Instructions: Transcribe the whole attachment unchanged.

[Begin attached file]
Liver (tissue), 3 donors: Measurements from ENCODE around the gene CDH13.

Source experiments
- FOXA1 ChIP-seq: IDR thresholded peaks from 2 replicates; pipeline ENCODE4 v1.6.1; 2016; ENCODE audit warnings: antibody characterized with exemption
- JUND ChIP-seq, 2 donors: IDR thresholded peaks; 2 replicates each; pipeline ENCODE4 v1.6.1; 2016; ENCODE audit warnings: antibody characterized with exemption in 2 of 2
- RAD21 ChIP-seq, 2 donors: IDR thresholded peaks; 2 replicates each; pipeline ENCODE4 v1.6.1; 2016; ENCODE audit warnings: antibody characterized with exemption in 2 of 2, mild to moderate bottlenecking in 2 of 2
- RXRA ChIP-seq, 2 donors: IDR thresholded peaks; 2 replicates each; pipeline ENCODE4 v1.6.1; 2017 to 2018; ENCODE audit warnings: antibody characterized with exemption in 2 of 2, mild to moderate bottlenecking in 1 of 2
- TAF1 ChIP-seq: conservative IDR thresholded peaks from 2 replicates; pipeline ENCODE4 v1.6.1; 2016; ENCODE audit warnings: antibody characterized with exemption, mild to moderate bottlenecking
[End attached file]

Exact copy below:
Liver (tissue), 3 donors: Measurements from ENCODE around the gene CDH13.

Source experiments
- FOXA1 ChIP-seq: IDR thresholded peaks from 2 replicates; pipeline ENCODE4 v1.6.1; 2016; ENCODE audit warnings: antibody characterized with exemption
- JUND ChIP-seq, 2 donors: IDR thresholded peaks; 2 replicates each; pipeline ENCODE4 v1.6.1; 2016; ENCODE audit warnings: antibody characterized with exemption in 2 of 2
- RAD21 ChIP-seq, 2 donors: IDR thresholded peaks; 2 replicates each; pipeline ENCODE4 v1.6.1; 2016; ENCODE audit warnings: antibody characterized with exemption in 2 of 2, mild to moderate bottlenecking in 2 of 2
- RXRA ChIP-seq, 2 donors: IDR thresholded peaks; 2 replicates each; pipeline ENCODE4 v1.6.1; 2017 to 2018; ENCODE audit warnings: antibody characterized with exemption in 2 of 2, mild to moderate bottlenecking in 1 of 2
- TAF1 ChIP-seq: conservative IDR thresholded peaks from 2 replicates; pipeline ENCODE4 v1.6.1; 2016; ENCODE audit warnings: antibody characterized with exemption, mild to moderate bottlenecking